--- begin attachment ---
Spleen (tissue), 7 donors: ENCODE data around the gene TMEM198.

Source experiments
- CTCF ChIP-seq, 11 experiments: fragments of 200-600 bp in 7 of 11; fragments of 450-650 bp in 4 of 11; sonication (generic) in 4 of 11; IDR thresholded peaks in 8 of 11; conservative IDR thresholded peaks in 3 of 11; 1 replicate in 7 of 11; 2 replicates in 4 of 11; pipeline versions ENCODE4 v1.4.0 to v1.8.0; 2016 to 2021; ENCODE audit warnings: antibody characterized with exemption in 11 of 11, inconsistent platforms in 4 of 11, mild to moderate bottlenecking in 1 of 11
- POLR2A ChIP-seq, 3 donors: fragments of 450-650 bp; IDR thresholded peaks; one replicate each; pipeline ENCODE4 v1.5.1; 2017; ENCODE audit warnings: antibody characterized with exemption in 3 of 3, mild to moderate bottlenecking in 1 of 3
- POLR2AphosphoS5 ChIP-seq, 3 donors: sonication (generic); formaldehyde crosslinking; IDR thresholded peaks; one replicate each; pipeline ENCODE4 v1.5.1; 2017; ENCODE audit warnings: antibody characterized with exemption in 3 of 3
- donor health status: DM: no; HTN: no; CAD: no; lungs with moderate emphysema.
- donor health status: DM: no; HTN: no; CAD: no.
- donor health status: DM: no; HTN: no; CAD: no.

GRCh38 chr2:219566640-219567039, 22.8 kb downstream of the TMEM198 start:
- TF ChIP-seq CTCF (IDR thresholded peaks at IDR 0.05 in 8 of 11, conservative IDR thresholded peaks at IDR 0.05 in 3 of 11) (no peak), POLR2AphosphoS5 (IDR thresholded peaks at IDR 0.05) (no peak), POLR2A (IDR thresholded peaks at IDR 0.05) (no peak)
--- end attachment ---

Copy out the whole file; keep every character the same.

Spleen (tissue), 7 donors: ENCODE data around the gene TMEM198.

Source experiments
- CTCF ChIP-seq, 11 experiments: fragments of 200-600 bp in 7 of 11; fragments of 450-650 bp in 4 of 11; sonication (generic) in 4 of 11; IDR thresholded peaks in 8 of 11; conservative IDR thresholded peaks in 3 of 11; 1 replicate in 7 of 11; 2 replicates in 4 of 11; pipeline versions ENCODE4 v1.4.0 to v1.8.0; 2016 to 2021; ENCODE audit warnings: antibody characterized with exemption in 11 of 11, inconsistent platforms in 4 of 11, mild to moderate bottlenecking in 1 of 11
- POLR2A ChIP-seq, 3 donors: fragments of 450-650 bp; IDR thresholded peaks; one replicate each; pipeline ENCODE4 v1.5.1; 2017; ENCODE audit warnings: antibody characterized with exemption in 3 of 3, mild to moderate bottlenecking in 1 of 3
- POLR2AphosphoS5 ChIP-seq, 3 donors: sonication (generic); formaldehyde crosslinking; IDR thresholded peaks; one replicate each; pipeline ENCODE4 v1.5.1; 2017; ENCODE audit warnings: antibody characterized with exemption in 3 of 3
- donor health status: DM: no; HTN: no; CAD: no; lungs with moderate emphysema.
- donor health status: DM: no; HTN: no; CAD: no.
- donor health status: DM: no; HTN: no; CAD: no.

GRCh38 chr2:219566640-219567039, 22.8 kb downstream of the TMEM198 start:
- TF ChIP-seq CTCF (IDR thresholded peaks at IDR 0.05 in 8 of 11, conservative IDR thresholded peaks at IDR 0.05 in 3 of 11) (no peak), POLR2AphosphoS5 (IDR thresholded peaks at IDR 0.05) (no peak), POLR2A (IDR thresholded peaks at IDR 0.05) (no peak)